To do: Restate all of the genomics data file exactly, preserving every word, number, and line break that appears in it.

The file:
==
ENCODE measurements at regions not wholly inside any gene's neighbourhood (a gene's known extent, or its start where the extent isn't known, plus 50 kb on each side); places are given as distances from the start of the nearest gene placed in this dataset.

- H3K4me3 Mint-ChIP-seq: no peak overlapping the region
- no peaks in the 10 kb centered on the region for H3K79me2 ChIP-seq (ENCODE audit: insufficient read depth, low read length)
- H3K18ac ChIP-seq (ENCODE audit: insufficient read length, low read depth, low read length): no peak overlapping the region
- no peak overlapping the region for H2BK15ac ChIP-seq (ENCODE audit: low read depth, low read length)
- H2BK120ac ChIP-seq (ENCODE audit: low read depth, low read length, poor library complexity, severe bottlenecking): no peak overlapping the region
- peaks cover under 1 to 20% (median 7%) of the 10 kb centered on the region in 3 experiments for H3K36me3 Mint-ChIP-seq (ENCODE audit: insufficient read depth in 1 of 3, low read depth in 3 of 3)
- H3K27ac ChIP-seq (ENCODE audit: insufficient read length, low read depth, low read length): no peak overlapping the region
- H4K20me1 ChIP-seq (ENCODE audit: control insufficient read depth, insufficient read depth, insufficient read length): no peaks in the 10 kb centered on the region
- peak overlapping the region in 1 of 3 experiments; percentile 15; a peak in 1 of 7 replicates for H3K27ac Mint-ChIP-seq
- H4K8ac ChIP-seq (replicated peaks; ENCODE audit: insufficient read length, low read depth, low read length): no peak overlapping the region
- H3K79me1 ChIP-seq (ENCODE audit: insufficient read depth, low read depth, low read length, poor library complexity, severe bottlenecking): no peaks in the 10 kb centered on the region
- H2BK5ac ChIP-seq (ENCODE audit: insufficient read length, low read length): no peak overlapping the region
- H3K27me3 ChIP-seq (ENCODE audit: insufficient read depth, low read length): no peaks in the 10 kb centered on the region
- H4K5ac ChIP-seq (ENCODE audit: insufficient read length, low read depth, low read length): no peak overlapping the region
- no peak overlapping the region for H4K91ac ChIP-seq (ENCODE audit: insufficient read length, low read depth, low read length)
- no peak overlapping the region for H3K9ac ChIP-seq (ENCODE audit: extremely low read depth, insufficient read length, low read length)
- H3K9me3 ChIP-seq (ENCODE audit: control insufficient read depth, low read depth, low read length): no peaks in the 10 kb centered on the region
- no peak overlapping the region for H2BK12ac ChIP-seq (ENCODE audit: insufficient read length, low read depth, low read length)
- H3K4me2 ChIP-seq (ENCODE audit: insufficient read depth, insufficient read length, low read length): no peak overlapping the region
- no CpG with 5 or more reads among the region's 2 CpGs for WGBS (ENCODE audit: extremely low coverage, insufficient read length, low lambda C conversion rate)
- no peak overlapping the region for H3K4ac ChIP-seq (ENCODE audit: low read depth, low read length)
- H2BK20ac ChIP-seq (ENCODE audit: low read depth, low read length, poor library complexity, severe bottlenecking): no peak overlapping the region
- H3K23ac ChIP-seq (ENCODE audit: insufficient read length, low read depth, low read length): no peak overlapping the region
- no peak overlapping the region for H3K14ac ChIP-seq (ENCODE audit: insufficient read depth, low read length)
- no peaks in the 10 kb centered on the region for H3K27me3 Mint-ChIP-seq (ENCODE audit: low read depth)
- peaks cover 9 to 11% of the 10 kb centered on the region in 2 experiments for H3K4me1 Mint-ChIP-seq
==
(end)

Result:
ENCODE measurements at regions not wholly inside any gene's neighbourhood (a gene's known extent, or its start where the extent isn't known, plus 50 kb on each side); places are given as distances from the start of the nearest gene placed in this dataset.

- H3K4me3 Mint-ChIP-seq: no peak overlapping the region
- no peaks in the 10 kb centered on the region for H3K79me2 ChIP-seq (ENCODE audit: insufficient read depth, low read length)
- H3K18ac ChIP-seq (ENCODE audit: insufficient read length, low read depth, low read length): no peak overlapping the region
- no peak overlapping the region for H2BK15ac ChIP-seq (ENCODE audit: low read depth, low read length)
- H2BK120ac ChIP-seq (ENCODE audit: low read depth, low read length, poor library complexity, severe bottlenecking): no peak overlapping the region
- peaks cover under 1 to 20% (median 7%) of the 10 kb centered on the region in 3 experiments for H3K36me3 Mint-ChIP-seq (ENCODE audit: insufficient read depth in 1 of 3, low read depth in 3 of 3)
- H3K27ac ChIP-seq (ENCODE audit: insufficient read length, low read depth, low read length): no peak overlapping the region
- H4K20me1 ChIP-seq (ENCODE audit: control insufficient read depth, insufficient read depth, insufficient read length): no peaks in the 10 kb centered on the region
- peak overlapping the region in 1 of 3 experiments; percentile 15; a peak in 1 of 7 replicates for H3K27ac Mint-ChIP-seq
- H4K8ac ChIP-seq (replicated peaks; ENCODE audit: insufficient read length, low read depth, low read length): no peak overlapping the region
- H3K79me1 ChIP-seq (ENCODE audit: insufficient read depth, low read depth, low read length, poor library complexity, severe bottlenecking): no peaks in the 10 kb centered on the region
- H2BK5ac ChIP-seq (ENCODE audit: insufficient read length, low read length): no peak overlapping the region
- H3K27me3 ChIP-seq (ENCODE audit: insufficient read depth, low read length): no peaks in the 10 kb centered on the region
- H4K5ac ChIP-seq (ENCODE audit: insufficient read length, low read depth, low read length): no peak overlapping the region
- no peak overlapping the region for H4K91ac ChIP-seq (ENCODE audit: insufficient read length, low read depth, low read length)
- no peak overlapping the region for H3K9ac ChIP-seq (ENCODE audit: extremely low read depth, insufficient read length, low read length)
- H3K9me3 ChIP-seq (ENCODE audit: control insufficient read depth, low read depth, low read length): no peaks in the 10 kb centered on the region
- no peak overlapping the region for H2BK12ac ChIP-seq (ENCODE audit: insufficient read length, low read depth, low read length)
- H3K4me2 ChIP-seq (ENCODE audit: insufficient read depth, insufficient read length, low read length): no peak overlapping the region
- no CpG with 5 or more reads among the region's 2 CpGs for WGBS (ENCODE audit: extremely low coverage, insufficient read length, low lambda C conversion rate)
- no peak overlapping the region for H3K4ac ChIP-seq (ENCODE audit: low read depth, low read length)
- H2BK20ac ChIP-seq (ENCODE audit: low read depth, low read length, poor library complexity, severe bottlenecking): no peak overlapping the region
- H3K23ac ChIP-seq (ENCODE audit: insufficient read length, low read depth, low read length): no peak overlapping the region
- no peak overlapping the region for H3K14ac ChIP-seq (ENCODE audit: insufficient read depth, low read length)
- no peaks in the 10 kb centered on the region for H3K27me3 Mint-ChIP-seq (ENCODE audit: low read depth)
- peaks cover 9 to 11% of the 10 kb centered on the region in 2 experiments for H3K4me1 Mint-ChIP-seq